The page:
Not enough hot water can be frustrating, and it may even be a sign that your water heater needs to be repaired or replaced. However, there are a few other potential causes that are worth checking first. One possibility is that the hot and cold water lines have been crossed. This can usually be fixed by turning off the water supply and then turning on a hot water faucet. If the water still flows, then you likely have a crossed connection. Another possibility is that the heating element or thermostat is not working properly. In this case, you may need to call a professional to service your water heater. Finally, it is also possible that your water heater is simply too small for your needs. If this is the case, then you will need to upgrade to a larger model. No matter what the cause of your lack of hot water, there are solutions available.

Water Is Too Hot

Most water heaters come with a factory default thermostat setting of 140° Fahrenheit, but this is usually too hot for most households. Not only is it a waste of energy to heat the water to such a high temperature, but it can also be dangerous. Water that is too hot can scald skin, and over time, it can break down the pipes and fittings in your plumbing system. Fortunately, adjusting the thermostat is a simple fix. Most water heaters have a knob or lever near the bottom of the tank that can be turned to lower the temperature. To maximize comfort and energy efficiency, the U.S. Department of Energy recommends a setting of 120° Fahrenheit. If you’re not sure how to adjust the thermostat on your water heater, consult your owner’s manual for instructions.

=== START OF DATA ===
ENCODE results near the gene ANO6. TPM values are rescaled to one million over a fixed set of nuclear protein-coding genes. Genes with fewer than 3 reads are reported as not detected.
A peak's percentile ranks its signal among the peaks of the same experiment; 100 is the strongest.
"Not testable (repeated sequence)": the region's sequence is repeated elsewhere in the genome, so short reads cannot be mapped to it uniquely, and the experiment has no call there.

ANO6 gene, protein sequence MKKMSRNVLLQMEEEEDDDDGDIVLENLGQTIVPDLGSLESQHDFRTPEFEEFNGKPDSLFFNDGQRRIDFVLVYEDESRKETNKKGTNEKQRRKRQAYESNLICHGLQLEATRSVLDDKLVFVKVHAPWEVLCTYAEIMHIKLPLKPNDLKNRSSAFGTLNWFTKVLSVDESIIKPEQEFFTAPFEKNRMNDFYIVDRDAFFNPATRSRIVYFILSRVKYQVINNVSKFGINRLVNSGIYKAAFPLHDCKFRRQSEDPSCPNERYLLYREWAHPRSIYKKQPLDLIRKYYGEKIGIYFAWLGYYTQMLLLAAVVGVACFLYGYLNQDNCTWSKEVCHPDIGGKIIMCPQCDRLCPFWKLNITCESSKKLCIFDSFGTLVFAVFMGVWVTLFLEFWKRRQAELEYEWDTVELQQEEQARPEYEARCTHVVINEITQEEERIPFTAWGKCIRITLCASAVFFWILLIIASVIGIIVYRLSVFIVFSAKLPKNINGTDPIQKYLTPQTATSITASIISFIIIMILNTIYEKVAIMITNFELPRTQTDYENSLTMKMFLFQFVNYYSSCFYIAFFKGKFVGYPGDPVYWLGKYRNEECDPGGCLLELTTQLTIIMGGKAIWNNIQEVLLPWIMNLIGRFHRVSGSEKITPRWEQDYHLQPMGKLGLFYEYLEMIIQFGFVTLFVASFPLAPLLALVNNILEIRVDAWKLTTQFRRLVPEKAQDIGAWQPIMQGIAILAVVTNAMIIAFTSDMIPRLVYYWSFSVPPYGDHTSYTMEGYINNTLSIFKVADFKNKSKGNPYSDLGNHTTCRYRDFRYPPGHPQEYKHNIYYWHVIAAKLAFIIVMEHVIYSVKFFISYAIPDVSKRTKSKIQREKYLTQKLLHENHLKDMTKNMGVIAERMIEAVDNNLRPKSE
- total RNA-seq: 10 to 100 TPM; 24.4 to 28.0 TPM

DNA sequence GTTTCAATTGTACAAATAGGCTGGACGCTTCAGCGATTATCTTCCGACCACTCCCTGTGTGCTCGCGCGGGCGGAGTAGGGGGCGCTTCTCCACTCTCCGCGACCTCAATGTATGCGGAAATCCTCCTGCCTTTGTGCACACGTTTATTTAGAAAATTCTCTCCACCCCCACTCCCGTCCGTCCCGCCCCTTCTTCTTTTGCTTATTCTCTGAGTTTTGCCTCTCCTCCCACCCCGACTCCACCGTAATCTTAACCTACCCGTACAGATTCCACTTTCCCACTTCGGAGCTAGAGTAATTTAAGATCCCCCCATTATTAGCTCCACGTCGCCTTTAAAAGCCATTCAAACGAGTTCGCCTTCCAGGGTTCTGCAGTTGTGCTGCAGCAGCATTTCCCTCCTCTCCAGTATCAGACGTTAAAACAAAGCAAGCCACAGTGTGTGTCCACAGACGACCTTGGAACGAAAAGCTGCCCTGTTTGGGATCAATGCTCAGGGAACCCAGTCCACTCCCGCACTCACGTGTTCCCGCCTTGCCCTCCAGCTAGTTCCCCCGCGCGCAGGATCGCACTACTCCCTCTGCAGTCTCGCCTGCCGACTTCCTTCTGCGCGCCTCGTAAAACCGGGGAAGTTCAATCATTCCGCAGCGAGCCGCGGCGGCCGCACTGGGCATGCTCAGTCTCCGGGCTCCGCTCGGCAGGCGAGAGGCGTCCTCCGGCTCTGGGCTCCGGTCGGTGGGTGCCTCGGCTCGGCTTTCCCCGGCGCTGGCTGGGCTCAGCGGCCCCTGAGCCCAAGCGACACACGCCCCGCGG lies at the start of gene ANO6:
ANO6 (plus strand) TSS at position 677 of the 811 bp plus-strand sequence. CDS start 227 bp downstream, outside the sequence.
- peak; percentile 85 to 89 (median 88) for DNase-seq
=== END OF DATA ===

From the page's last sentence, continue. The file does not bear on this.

Leak from the Top of the Water Tank

The first thing you’ll want to do is inspect the two pipes located on the top of your water heater – they’re called the cold water inlet pipe and warm water outlet pipe. The inlet pipe carries cold water into the water tank. The water is heated and then moves through the outlet pipe to your fixtures. In this case, you can simply tighten them with a wrench. However, if the leak is coming from a hole or crack in the pipe itself, you’ll need to replace the pipes.

Leak from the Side of the Water Tank

A pressure relief valve is a vital safety feature on a water heater. If the pressure in the tank gets too high, the valve will open and release water until the pressure returns to normal. This helps to prevent the tank from rupturing and causing serious damage or injury. If you notice water leaking from your pressure relief valve, the first thing you should do is check the water heater’s temperature setting. If it is set higher than 120 degrees, simply lower the temperature. This will often solve the problem. If the leak persists, however, you will need to replace the pressure relief valve.

Leak from the Bottom of the Water Tank

Tank water heaters have a drain valve located at the bottom of the tank. This valve is used when draining the water heater for maintenance. If you see leaks near the base of the tank, the first thing you should do is close the drain valve entirely. If a leak from this area continues, the valve may be loose. In this case, you can try tightening it slightly, but be careful not to overtighten as it may cause more leaking. If the leak continues after tightening the drain valve, the drain valve likely needs to be replaced.